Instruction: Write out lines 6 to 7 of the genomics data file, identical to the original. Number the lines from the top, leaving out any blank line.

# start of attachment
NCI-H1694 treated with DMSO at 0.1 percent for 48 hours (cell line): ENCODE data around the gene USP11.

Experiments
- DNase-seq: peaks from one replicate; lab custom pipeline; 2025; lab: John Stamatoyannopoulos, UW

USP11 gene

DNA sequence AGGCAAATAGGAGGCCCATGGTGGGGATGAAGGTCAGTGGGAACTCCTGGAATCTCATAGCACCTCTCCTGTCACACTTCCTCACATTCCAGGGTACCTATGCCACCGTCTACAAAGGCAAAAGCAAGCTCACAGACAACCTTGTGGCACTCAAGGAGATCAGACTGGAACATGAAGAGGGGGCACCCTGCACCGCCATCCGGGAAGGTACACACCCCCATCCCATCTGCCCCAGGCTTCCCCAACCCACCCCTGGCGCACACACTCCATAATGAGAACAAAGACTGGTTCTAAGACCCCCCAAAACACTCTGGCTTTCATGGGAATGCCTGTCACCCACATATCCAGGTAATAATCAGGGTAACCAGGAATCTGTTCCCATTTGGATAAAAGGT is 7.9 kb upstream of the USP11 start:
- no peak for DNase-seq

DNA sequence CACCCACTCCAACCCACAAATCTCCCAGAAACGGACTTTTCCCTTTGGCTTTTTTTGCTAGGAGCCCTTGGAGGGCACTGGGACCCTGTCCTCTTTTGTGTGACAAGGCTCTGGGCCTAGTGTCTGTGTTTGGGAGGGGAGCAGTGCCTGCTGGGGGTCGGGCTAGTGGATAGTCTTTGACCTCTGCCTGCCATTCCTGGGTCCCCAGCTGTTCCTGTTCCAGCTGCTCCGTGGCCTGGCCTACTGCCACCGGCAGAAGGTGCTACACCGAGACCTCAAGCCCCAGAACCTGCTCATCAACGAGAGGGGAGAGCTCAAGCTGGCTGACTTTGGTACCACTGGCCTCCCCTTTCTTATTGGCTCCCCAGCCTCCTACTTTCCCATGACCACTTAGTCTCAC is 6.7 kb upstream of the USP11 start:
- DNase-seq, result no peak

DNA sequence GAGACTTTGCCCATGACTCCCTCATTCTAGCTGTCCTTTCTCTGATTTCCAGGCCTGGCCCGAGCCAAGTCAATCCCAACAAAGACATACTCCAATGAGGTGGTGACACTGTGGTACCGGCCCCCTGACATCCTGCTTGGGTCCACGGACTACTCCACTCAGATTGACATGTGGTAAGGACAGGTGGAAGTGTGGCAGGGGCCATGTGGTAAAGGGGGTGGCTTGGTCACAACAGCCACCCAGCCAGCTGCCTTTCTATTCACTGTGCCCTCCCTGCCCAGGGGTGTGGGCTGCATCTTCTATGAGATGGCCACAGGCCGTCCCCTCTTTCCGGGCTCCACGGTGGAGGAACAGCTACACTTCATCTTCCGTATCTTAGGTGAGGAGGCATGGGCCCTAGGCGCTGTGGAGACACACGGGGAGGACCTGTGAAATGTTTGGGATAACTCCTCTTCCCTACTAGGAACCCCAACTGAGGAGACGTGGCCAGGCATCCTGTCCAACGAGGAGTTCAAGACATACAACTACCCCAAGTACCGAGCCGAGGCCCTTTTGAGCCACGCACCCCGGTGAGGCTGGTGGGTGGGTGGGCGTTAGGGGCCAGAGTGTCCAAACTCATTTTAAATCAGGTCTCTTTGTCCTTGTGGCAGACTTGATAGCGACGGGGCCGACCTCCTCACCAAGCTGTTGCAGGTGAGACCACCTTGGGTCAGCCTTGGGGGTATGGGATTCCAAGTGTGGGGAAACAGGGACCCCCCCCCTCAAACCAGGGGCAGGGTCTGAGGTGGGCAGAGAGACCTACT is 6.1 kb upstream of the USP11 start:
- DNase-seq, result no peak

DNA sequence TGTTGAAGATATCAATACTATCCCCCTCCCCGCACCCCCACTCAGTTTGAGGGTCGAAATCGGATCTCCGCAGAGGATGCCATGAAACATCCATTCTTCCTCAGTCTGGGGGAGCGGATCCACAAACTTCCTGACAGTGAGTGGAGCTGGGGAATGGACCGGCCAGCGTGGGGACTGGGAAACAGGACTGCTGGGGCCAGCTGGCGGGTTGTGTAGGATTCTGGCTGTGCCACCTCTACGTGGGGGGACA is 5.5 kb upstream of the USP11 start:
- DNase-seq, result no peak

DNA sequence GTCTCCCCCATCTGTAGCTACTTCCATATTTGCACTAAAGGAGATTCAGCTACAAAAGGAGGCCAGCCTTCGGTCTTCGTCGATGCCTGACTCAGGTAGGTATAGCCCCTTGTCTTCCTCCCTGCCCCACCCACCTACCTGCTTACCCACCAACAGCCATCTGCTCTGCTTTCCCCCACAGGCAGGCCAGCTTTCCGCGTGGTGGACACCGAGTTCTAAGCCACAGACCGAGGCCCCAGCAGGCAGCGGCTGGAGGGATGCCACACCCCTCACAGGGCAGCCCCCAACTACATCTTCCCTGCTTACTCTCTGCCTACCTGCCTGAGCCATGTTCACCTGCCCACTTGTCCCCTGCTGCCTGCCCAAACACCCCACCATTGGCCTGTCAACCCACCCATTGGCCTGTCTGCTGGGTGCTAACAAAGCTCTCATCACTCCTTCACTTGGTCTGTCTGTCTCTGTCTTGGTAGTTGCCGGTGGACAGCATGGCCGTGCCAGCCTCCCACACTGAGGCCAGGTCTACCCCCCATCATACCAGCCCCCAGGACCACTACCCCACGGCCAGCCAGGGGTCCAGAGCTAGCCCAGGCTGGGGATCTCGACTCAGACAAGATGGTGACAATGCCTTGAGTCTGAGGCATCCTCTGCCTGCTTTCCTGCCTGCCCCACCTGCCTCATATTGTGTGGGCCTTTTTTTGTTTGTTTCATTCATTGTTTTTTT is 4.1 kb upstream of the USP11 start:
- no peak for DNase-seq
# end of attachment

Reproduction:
- no peak for DNase-seq

DNA sequence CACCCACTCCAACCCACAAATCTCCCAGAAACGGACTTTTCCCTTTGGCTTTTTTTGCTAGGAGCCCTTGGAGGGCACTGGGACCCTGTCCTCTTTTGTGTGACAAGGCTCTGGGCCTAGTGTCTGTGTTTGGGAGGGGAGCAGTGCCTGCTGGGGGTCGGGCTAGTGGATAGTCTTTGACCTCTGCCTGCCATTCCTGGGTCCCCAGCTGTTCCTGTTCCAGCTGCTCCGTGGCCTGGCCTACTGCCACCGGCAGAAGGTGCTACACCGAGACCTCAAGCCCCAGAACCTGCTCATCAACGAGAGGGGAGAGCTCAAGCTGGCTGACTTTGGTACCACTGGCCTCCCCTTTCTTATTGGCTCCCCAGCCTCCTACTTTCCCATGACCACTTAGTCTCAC is 6.7 kb upstream of the USP11 start: